New Language Drive to Boost Scottish Economic Future

Scottish primary school children will be taught three languages in newly announced plans by the Scottish Government. The announcement comes as the Government allegedly recognises that global trade requires workers to speak more than just English.

Ministers of the Scottish Parliament heard plans that the Government has set aside £4 million earmarked for a scheme to ensure Scotland’s economy does not suffer as a result of poor language skills.

Increased immigration and tourism are the two major driving forces behind the plan; the European and External Affairs Committee were warned that the Scottish economy could lose £500 million if the myth that “all the world speaks English and you don’t need an additional language” was to be believed.

“Two plus one”

The initiative, dubbed “two plus one”, aims to have primary school children taught two languages in addition to their native tongue.

In the spotlight for contention are languages from growing economies, such as China and Brazil, and “community languages,” including Polish, Punjabi, Urdu and Arabic. Gaelic has also been singled out as a language to encourage among students.

The languages chosen, in addition to European languages, imply that the scheme will target the issue of Scottish workers who are in competition for jobs against valued immigrants who speak multiple languages.

By improving their language education, Scottish students can enter the global workforce, support Scotland’s international trade and communicate accordingly in a variety of languages.

Recent decline in languages

Chair of the Scottish Government Languages Working Group, Simon Maculay said, “there has been a decline in the number of pupils gaining certification in all languages except Spanish”.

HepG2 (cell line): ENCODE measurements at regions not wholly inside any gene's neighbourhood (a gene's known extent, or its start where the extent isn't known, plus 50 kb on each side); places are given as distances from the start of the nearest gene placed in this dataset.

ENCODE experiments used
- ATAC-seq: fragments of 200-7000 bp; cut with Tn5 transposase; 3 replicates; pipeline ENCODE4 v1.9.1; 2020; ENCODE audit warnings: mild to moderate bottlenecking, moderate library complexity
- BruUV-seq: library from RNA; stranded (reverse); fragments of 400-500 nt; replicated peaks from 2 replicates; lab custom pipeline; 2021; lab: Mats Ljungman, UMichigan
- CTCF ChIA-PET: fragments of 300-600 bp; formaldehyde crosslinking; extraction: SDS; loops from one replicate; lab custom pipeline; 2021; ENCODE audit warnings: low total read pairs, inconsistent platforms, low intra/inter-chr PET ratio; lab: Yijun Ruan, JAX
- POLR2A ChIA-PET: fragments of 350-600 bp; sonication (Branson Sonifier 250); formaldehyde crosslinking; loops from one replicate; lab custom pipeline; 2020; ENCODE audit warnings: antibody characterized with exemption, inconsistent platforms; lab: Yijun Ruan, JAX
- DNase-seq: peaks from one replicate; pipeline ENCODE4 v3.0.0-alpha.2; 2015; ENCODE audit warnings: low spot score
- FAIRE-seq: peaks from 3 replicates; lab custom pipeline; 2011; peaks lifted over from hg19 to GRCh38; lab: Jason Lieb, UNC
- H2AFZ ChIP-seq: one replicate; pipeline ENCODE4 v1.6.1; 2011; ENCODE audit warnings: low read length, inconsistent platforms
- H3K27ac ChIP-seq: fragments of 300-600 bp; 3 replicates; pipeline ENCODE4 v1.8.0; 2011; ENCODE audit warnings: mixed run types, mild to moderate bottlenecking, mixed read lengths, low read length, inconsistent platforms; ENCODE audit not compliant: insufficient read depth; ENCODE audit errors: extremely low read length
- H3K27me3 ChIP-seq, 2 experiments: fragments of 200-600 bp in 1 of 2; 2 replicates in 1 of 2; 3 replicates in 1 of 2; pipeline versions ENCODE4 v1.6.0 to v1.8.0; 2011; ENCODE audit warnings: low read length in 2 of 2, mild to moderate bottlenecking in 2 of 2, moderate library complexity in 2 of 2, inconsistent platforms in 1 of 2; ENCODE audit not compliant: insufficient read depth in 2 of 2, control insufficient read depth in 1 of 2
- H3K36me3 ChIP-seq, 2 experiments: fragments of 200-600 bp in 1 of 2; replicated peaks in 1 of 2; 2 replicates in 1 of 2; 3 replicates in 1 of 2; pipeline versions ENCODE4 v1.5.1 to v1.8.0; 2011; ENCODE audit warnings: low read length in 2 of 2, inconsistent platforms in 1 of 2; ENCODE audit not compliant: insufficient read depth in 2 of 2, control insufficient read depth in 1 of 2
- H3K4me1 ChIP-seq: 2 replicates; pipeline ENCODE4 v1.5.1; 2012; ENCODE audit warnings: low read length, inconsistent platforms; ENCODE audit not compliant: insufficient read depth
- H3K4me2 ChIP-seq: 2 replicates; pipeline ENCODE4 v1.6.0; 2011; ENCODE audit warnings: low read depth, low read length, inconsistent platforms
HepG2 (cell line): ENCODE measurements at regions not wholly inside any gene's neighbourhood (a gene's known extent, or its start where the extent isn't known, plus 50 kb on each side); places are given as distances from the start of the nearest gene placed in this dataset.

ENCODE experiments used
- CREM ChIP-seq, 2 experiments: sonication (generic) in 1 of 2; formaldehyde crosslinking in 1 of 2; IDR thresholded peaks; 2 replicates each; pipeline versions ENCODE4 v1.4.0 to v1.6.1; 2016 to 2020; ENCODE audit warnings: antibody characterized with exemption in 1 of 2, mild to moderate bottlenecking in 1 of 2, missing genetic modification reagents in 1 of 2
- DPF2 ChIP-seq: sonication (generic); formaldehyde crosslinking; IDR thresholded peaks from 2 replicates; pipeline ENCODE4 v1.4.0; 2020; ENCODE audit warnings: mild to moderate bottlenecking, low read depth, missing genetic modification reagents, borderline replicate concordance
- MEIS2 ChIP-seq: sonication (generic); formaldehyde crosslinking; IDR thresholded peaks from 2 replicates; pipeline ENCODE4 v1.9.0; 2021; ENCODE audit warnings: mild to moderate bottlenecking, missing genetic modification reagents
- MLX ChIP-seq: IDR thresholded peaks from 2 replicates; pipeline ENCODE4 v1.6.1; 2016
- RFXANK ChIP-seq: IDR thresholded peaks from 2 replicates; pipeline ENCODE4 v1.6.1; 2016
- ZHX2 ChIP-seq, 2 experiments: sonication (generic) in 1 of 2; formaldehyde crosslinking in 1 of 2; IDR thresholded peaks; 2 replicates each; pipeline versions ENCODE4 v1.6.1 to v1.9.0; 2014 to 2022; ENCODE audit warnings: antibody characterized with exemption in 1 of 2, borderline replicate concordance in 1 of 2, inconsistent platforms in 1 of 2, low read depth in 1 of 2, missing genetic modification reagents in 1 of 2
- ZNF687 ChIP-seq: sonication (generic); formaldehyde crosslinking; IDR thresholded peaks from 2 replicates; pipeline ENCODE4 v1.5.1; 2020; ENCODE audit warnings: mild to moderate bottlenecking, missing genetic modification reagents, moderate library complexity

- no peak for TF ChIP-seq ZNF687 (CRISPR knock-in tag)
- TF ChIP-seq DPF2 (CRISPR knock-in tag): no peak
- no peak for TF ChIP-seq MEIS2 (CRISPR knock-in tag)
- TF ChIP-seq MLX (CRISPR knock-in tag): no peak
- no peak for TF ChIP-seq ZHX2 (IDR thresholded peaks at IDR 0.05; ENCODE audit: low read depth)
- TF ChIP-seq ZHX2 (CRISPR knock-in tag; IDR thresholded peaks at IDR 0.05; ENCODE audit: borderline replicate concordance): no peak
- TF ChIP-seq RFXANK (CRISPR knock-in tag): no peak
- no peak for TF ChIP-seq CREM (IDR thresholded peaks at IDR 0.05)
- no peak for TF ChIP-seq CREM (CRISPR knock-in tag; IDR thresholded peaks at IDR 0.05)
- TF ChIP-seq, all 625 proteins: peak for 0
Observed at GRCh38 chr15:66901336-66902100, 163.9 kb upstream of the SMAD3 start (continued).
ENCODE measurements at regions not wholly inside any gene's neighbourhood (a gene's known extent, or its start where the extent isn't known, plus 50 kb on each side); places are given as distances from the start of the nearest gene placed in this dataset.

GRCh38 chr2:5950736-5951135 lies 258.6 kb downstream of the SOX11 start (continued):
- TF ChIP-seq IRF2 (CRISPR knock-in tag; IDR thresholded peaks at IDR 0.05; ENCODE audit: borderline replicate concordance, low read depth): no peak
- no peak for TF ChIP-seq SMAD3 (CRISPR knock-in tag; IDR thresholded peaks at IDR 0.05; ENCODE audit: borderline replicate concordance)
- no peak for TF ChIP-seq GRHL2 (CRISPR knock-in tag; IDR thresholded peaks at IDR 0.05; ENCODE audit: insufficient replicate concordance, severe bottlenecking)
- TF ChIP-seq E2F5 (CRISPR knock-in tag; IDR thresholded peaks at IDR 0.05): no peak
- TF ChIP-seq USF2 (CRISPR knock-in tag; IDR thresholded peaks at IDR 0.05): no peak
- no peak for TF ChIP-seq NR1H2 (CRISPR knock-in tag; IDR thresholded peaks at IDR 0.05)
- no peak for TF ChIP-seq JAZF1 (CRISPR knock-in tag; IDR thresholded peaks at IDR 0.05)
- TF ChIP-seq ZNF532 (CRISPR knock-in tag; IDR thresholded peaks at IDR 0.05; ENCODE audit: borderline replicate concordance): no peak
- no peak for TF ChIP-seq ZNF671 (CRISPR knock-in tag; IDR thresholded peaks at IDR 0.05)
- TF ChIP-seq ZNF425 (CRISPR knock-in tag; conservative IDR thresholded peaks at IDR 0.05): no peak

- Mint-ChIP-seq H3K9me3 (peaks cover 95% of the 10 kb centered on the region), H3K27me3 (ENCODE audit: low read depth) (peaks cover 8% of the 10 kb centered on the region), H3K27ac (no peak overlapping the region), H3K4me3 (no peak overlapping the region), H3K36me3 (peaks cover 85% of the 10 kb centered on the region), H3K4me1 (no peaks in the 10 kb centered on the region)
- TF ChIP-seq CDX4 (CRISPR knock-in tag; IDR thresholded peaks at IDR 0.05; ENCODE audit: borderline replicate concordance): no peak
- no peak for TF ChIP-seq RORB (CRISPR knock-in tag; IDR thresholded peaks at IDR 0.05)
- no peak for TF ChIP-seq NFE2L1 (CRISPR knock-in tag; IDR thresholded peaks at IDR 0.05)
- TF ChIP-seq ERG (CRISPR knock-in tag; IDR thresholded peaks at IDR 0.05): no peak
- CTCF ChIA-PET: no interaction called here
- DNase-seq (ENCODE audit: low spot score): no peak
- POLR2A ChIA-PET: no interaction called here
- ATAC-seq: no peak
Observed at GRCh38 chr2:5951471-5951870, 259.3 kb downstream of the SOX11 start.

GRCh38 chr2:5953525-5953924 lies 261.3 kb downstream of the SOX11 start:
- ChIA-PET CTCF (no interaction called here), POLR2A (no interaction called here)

“There will be something like a $500 million loss to the Scottish economy if we are unable to engage with foreign business, and there are issues of employability of Scots in the future if they are unable to speak another language other than English”.

“There is a concern that Scotland will be left behind”, he added.

As economies such as China and Brazil continue to grow rapidly, language education for English speakers will only become more important.

The Working Group’s recommendations

To ensure the economic stability of Scotland in this regard, the group suggested the first additional language should be taught in Primary 1 and the second in Primary 5 of primary school education.

To facilitate this, the group also called for primary teachers to have a language qualification to at least a higher level. This standard will ensure a quality language education that will be applicable in working situations.

At present, the Scottish Government has accepted all of the recommendations and will begin to implement them in schools across the country.

The importance of languages in business

Scottish Government Languages Team’s Senior Policy Officer John Bissett commented, “I think we need to draw on the increasing weight of evidence that language is something that will be of huge benefit to our young people, not just as individuals in terms of their confidence to engage with the world around them, but in terms of their future economic prospects as well.”

He added that “there are regular surveys now that suggest that in the nature of a globalised economy, increasingly companies are looking for youngsters who can offer more than just one language”.

Bissett’s words ring true not just for Scotland, but for the entire UK. Young British people are increasingly in competition with people from Europe who have the advantage of speaking two or three other languages, as they have long been integrated into their education system.

The Scottish Government’s acknowledgement of the importance of language is a positive and important step in allowing global business to be a success for them and their companies.

Professional translation services

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